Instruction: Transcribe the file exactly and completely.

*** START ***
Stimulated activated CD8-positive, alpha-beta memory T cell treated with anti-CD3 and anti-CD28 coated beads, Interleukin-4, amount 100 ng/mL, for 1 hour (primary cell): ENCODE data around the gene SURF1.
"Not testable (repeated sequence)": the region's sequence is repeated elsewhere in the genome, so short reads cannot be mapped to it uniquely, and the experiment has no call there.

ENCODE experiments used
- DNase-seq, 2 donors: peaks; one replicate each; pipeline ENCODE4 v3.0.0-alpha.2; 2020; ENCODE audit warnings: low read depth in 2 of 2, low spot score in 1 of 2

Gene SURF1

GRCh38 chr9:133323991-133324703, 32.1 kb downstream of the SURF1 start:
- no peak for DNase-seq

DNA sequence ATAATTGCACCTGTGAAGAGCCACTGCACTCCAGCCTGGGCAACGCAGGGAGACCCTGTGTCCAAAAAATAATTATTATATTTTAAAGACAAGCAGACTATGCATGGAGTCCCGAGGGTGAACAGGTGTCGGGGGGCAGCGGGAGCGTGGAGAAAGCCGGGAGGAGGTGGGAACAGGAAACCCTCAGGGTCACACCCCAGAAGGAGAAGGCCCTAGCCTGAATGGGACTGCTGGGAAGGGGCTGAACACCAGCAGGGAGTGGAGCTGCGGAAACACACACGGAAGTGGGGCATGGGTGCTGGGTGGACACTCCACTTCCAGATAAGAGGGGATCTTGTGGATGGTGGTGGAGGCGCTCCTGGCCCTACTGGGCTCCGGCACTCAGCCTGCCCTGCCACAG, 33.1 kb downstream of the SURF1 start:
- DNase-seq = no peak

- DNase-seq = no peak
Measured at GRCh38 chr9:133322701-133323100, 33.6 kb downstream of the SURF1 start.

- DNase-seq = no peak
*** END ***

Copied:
Stimulated activated CD8-positive, alpha-beta memory T cell treated with anti-CD3 and anti-CD28 coated beads, Interleukin-4, amount 100 ng/mL, for 1 hour (primary cell): ENCODE data around the gene SURF1.
"Not testable (repeated sequence)": the region's sequence is repeated elsewhere in the genome, so short reads cannot be mapped to it uniquely, and the experiment has no call there.

ENCODE experiments used
- DNase-seq, 2 donors: peaks; one replicate each; pipeline ENCODE4 v3.0.0-alpha.2; 2020; ENCODE audit warnings: low read depth in 2 of 2, low spot score in 1 of 2

Gene SURF1

GRCh38 chr9:133323991-133324703, 32.1 kb downstream of the SURF1 start:
- no peak for DNase-seq

DNA sequence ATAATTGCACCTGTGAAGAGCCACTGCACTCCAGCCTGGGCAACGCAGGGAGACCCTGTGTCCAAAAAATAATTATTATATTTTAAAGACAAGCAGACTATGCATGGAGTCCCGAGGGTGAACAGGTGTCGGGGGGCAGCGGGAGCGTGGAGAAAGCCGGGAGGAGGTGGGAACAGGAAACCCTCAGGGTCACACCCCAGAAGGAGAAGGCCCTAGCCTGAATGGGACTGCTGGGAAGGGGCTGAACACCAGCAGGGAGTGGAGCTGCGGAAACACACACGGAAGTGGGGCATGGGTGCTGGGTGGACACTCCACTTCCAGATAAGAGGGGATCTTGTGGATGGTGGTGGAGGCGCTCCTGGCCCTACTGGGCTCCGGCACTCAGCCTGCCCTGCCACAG, 33.1 kb downstream of the SURF1 start:
- DNase-seq = no peak

- DNase-seq = no peak
Measured at GRCh38 chr9:133322701-133323100, 33.6 kb downstream of the SURF1 start.

- DNase-seq = no peak